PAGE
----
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1 Elbow Joint humerus ulna radius Bones. 2 Elbow Joint humeroulnar joint humeroradial joint proximal radioulnar joint A very stable joint that assists.

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Presentation on theme: "1 Elbow Joint humerus ulna radius Bones. 2 Elbow Joint humeroulnar joint humeroradial joint proximal radioulnar joint A very stable joint that assists."— Presentation transcript:

1 1 Elbow Joint humerus ulna radius Bones

2 2 Elbow Joint humeroulnar joint humeroradial joint proximal radioulnar joint A very stable joint that assists shoulder in application of force and controlling placement of hand in space Asymmetrical structure of trochlea creates angulation of ulna when extended known as the carrying angle

3 3 coronoid fossa trochlea capitulum lateral epicondyle medial epicondyle Anterior View Elbow Structures coronoid process radial fossa

4 4 Anterior view of right elbow joint Elbow Ligaments medial/ulnar collateral resists valgus stresses ulnar collateral is taut in all joint positions valgus support very important since most forces are directed medially (creating a valgus force) lateral/radial collateral resists varus stresses because varus stresses are rare support from these ligaments is less significant annular ligament holds radius up into the elbow jt. Varus Valgus

5 5 Elbow ROM flexion/extension 145º active, 160º passive need º to perform ADL’s (e.g., reach back of head to comb hair need 140º only 15º needed to tie a shoe) supination/pronation 85º supination; 70º pronation need 50º supination & 50º pronation to perform ADL’s

6 6 biceps brachii brachioradialis Elbow Flexors brachialis Note: brachialis is the MOST EFFECTIVE elbow flexor! biceps brachii not effective when pronated (Used more in rapid mvmts or against resistance) multi-articular muscle whose effectiveness is dependent on position of shoulder & radioulnar jts Flexors are almost twice as strong twice as strong as the extensors making us better pullers than pushers

7 7 Elbow Extensors triceps brachii anconeus long head is bi-articular so its force production dependent on shoulder position medial head is the ‘workhorse’ of this group active in all positions lateral head is strongest yet is relatively inactive unless acting against resistance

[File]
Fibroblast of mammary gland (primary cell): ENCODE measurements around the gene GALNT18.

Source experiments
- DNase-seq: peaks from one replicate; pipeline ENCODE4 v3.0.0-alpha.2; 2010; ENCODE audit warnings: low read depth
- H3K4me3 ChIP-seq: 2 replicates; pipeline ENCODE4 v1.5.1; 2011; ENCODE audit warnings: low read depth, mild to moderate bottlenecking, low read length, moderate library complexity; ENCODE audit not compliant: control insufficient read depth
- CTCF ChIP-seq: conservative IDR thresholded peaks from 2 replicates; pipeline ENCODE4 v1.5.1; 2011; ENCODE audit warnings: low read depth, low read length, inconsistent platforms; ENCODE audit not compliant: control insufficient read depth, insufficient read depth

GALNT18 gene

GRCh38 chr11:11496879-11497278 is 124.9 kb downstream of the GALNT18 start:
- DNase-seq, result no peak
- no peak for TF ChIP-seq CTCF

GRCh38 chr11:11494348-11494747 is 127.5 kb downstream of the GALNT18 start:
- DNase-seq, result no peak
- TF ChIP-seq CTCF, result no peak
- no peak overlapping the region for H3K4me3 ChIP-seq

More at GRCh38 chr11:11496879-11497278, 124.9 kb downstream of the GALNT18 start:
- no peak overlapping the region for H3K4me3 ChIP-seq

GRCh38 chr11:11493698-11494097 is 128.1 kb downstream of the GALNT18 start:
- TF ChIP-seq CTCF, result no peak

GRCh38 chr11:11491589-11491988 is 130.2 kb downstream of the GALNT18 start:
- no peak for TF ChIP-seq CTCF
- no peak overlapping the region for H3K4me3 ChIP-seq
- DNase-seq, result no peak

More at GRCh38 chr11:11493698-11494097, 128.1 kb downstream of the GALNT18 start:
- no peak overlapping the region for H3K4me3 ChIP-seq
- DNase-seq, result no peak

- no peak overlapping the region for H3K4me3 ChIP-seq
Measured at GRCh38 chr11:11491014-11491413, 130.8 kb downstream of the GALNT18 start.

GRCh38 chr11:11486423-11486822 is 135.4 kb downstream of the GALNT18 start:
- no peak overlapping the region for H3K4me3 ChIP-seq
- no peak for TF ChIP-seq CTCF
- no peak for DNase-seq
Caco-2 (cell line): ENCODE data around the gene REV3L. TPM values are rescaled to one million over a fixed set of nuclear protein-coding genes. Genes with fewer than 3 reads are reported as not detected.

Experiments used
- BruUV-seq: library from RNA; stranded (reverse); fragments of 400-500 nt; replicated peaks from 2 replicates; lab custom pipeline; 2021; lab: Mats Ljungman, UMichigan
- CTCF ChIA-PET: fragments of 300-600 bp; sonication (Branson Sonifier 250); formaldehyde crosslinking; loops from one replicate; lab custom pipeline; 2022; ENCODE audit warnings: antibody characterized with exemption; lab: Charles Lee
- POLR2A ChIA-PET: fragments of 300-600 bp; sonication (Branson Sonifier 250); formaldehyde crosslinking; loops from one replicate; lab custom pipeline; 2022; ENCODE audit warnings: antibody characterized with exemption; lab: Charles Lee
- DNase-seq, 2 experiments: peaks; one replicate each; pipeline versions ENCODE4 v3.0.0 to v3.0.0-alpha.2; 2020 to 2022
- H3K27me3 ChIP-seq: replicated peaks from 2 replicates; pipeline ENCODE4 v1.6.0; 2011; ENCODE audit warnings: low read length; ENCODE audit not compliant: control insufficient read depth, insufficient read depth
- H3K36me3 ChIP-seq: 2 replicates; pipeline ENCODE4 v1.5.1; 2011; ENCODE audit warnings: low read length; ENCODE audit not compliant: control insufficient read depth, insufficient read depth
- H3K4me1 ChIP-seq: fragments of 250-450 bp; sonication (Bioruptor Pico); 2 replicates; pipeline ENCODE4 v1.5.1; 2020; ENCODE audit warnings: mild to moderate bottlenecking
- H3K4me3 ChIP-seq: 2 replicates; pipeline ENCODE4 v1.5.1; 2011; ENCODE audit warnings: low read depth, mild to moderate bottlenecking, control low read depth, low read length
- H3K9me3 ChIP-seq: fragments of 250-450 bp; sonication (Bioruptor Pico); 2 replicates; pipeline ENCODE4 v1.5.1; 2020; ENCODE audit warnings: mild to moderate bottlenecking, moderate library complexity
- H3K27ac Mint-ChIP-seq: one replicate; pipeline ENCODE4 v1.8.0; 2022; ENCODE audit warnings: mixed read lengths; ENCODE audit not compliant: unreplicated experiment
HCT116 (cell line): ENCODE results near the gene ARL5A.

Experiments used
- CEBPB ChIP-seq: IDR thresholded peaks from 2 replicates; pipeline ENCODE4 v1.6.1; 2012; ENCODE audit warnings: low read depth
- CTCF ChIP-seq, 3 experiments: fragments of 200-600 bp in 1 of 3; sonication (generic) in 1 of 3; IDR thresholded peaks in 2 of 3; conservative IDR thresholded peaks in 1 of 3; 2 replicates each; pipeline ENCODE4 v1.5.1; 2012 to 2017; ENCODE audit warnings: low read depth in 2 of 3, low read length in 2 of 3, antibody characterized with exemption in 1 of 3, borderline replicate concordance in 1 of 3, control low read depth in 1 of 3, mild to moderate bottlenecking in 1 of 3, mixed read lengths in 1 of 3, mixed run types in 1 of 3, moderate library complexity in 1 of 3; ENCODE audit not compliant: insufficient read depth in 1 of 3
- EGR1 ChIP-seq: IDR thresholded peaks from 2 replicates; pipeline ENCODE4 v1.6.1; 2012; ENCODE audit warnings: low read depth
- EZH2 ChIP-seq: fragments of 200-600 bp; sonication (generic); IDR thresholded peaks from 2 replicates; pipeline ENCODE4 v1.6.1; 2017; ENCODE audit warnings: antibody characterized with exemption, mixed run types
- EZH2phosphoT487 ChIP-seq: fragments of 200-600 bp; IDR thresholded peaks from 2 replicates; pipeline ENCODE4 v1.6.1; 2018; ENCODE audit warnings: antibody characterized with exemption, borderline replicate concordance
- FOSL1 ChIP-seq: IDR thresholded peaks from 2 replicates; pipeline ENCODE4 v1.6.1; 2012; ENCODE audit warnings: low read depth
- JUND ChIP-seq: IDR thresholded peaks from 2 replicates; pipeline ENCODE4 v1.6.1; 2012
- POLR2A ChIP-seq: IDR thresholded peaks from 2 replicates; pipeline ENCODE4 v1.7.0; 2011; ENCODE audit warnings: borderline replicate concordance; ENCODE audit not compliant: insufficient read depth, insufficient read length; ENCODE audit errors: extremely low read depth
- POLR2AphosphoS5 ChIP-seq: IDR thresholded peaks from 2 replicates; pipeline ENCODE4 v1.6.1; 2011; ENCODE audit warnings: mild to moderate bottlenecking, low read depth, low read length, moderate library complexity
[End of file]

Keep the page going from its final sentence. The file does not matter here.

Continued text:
8 8 Radioulnar Joints pronator teres pronator quadratus supinator biceps brachii Supination Pronation always active active in rapid mvmts or against large loads always active active in rapid mvmts or against large loads

9 9 Biceps brachii & brachialis active to flex elbow (& abduct shoulder) triceps brachii becomes active to extend elbow (some dispute this) triceps activity drops off sharply - biceps brachii and brachialis quickly become active to decelerate elbow Biceps most susceptible to strain during this phase Forearm muscle contribution in throwing

10 10 Injury potential in forearm Mainly a consequence of repetitive activities dislocations are possible often accompanied by fracture of medial epicondyle myositis ossificans of brachioradialis deposits of ectopic bone in muscle 2nd most common site behind quads high velocity overhead movements (e.g., throwing, tennis serve) large tensile forces developed medially large compressive forces developed laterally large shear forces developed posteriorly this is created by the development of a large VALGUS force on elbow during late cocking and early acceleration

11 11 Medial Epicondylitis linked to movements containing high velocity valgus extension mechanism large valgus torque near maximal external rotation resisted by a large varus torque generated by the soft tissue in the elbow

12 12 Little Leaguer’s Elbow medial epicondylitis –medial strain imparted during the initial forward phase of throw as hand and elbow lag behind trunk and shoulder –curveball pitching will magnify this medial strain throughout pitch and therefore is not recommended for young pitchers

13 13 Medial Elbow Injuries (“Little Leaguer’s Elbow”) Sprain or rupture of ulnar collateral ligaments medial epicondylitis tendinitis of wrist flexors avulsion fractures of medial epicondyle osteochondritis dissecans to the capitulum (a lesion in the bone and articular cartilage) where the radial head is pushed up into the capitulum due to the compressive load developed from the valgus force

14 14 Tennis elbow lateral epicondylitis - inflammation/microdamage to tissues on the lateral side of the humerus, 30%-40% of tennis players will develop some amount of this injury causes include poor technique and equipment –e.g. off-center shots and rackets strung too tightly The pain is exacerbated by activities involving extension of the wrist. These include lifting a suitcase, shaking hands, turning doorknobs, etc

15 15 Carpals Metacarpals Phalanges P M D I II III IV V Radiocarpal Joint Distal Radioulnar Joint The Wrist and Hand WRIST - radiocarpal joint condyloid joint ulna makes no contact with carpals but floats on disc so it does not influence wrist mvmt during supination/pronation